Also new to the game is the inclusion of talents, which unlock every five levels up to the level cap of 30. Each talent tier has three choices, and the choices can be changed while in the keep, which serves as the game's interactive lobby area. The talents are unique to each hero and let you further tweak how you want your character to handle boons, such as having more ammo, being able to attack faster in melee, among other options. Often, these can be changed to fill gaps where your hero is underperforming or to further boost an area where they are strong.


Gear remains an important part of the game, and it's gained through chests that have three randomized gear pieces. Different types are received when you level up or when completing maps on different difficulty levels. The greater the difficulty of the map, the greater the chest type that you may receive upon completion. Each hero has five gear slots: melee weapon, ranged weapon, and three slots for other items. The items can be swapped out among all heroes, but the weapons are specific to each hero — and possibly a specific career.

Gear has different rarity levels, and the rarer the piece, the better the gear. In addition to raising your hero's ability score and making them hit harder, gear can also add other stats, such as more health, health regeneration, movement speed, and a list of other potential boosts. Gear that is unneeded or unwanted can be salvaged into component parts, which can be used to boost the rarity level of other gear pieces or attempt to reroll their stats. This only becomes useful in later levels, when you aren't swapping out pieces on every other map, but it's yet another route where you can tailor your character to your liking.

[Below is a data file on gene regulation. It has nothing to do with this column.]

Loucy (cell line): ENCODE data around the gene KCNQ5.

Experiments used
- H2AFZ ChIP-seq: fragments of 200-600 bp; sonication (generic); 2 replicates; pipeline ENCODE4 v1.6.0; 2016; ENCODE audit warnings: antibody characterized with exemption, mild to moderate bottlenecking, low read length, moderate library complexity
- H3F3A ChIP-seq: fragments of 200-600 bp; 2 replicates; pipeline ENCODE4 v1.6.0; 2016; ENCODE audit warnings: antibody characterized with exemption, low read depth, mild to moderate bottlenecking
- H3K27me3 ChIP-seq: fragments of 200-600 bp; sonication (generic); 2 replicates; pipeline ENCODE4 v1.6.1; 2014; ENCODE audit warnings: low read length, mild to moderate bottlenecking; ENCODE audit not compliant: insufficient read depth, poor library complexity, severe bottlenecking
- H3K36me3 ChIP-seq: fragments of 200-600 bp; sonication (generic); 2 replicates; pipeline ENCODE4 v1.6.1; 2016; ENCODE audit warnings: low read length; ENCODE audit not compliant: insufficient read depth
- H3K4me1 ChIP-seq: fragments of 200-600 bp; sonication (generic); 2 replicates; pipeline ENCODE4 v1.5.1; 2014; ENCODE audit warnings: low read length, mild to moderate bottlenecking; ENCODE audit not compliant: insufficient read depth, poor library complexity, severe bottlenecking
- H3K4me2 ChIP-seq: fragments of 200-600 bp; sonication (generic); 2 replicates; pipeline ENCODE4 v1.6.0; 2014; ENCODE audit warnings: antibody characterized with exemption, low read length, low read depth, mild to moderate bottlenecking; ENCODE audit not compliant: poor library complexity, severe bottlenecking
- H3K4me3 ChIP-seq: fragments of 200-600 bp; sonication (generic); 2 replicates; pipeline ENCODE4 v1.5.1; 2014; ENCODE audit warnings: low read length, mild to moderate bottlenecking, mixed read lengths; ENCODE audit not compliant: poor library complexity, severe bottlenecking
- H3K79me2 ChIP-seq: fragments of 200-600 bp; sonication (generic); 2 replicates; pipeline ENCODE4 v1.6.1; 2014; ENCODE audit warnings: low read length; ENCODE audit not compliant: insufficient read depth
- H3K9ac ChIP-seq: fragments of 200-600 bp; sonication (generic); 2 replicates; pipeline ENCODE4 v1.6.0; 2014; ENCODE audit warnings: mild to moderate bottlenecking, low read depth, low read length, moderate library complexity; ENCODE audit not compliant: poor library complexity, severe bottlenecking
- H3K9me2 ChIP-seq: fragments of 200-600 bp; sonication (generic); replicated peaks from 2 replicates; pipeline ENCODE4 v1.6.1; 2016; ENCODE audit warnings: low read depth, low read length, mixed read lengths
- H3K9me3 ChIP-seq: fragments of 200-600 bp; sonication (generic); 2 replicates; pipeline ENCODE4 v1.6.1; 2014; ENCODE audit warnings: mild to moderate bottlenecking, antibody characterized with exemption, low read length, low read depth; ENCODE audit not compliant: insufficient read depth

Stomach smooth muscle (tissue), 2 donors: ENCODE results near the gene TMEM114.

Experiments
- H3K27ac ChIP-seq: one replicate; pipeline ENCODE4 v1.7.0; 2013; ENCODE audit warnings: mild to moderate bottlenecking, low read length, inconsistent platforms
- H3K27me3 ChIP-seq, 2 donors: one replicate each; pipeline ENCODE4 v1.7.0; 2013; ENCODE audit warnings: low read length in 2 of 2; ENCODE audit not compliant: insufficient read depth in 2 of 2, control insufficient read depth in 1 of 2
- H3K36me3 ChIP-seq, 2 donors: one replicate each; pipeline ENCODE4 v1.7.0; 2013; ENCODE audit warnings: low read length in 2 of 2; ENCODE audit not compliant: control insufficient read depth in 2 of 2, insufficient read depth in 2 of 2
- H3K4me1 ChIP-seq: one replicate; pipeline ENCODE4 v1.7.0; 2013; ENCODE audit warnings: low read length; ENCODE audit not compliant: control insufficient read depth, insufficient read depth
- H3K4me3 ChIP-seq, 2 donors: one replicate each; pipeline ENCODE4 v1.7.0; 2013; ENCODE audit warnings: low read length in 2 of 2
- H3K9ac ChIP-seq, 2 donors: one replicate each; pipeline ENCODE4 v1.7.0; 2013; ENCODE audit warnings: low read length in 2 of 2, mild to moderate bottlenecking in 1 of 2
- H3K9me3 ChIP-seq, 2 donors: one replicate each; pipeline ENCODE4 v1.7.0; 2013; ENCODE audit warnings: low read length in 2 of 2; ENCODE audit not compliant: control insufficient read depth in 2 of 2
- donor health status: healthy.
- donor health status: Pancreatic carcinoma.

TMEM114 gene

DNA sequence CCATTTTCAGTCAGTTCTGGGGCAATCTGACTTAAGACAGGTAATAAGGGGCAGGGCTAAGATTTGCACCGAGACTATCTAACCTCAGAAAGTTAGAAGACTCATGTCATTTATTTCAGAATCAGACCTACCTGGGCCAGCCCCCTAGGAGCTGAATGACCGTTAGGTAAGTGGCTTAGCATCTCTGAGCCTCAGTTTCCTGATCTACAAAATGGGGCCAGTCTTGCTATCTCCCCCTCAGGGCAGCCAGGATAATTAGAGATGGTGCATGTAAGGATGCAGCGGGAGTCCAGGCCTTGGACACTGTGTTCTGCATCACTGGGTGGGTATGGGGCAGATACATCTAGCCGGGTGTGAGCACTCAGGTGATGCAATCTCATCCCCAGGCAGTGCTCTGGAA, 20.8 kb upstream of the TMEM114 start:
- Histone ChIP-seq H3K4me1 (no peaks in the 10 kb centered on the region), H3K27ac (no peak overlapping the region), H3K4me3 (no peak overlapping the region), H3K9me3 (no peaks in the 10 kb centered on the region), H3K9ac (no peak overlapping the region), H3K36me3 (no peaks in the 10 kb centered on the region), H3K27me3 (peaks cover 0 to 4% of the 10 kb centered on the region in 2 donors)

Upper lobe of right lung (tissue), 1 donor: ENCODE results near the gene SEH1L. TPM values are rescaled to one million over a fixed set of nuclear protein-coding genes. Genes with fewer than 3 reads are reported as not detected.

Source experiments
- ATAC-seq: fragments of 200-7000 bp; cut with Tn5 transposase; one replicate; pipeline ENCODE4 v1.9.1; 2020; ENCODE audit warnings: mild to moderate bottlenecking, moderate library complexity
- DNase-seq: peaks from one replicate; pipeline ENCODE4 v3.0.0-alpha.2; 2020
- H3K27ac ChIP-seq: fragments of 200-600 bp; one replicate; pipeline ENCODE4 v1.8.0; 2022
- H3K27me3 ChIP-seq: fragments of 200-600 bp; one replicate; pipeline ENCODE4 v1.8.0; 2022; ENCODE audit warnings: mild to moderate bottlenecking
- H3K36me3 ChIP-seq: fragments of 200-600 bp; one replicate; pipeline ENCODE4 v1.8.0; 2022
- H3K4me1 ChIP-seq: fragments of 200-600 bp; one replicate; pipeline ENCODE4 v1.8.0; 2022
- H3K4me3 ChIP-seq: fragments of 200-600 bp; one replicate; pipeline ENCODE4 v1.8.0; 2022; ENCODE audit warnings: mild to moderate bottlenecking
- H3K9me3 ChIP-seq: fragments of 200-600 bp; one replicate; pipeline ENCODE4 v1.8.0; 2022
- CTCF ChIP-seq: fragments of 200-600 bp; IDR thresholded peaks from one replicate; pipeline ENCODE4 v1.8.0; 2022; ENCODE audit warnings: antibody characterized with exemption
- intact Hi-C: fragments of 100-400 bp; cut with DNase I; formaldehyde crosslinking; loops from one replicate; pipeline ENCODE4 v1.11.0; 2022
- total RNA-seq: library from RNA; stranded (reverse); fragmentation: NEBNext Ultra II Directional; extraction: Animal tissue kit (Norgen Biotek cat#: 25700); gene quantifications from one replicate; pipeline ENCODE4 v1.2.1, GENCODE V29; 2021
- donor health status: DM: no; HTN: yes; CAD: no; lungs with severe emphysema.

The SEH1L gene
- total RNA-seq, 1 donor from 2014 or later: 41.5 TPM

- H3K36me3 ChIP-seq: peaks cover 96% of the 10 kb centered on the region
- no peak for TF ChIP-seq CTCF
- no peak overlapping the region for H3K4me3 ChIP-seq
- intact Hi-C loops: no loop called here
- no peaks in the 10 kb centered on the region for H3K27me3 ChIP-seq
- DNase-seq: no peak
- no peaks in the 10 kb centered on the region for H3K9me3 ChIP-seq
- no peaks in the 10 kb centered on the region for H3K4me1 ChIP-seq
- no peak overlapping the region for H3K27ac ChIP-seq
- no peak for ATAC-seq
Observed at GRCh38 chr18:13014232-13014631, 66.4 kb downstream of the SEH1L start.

Upon completing a map, there are a few factors that go into the gear roll to determine the quality of your loot chest. Tomes are items that can be found in specific places within a level, and they have no downside other than taking up a health item slot. Grimoires are also found in specific places, and while they take up the lesser-used potion slot, they cannot be dropped. They're also lost upon death and reduce the entire party's maximum health until the end of the map. Maps can also contain loot dice, which add additional boosts to the gear roll.


Collecting everything and reaching the end of the map can guarantee getting one of the best chests for that difficulty level, but doing so on higher difficulty levels can be a feat unto itself. It also lets you further tailor the difficulty level mid-game. Parties screaming through a Veteran run might opt to grab everything, whereas others who are slugging through may want to omit the second grimoire to give them better odds of making it out.

The gameplay within each map hasn't changed from the previous game, but it's one area of the game that didn't need much improvement. For the most part, combat is a careful mix of blocking, dodging, and swinging to stay mobile while cutting down hundreds of enemies. Headshots are important with either a blade or a bow, and some enemies require hitting either a specific place or the use of heavy attacks to break their defenses. Some of the heroes, such as the Dwarf Ranger or Mercenary, are meant to in the thick of the melee, while others, such as the Bright Wizard or Waywatcher, can often do much more damage when they're not the focus of the fight.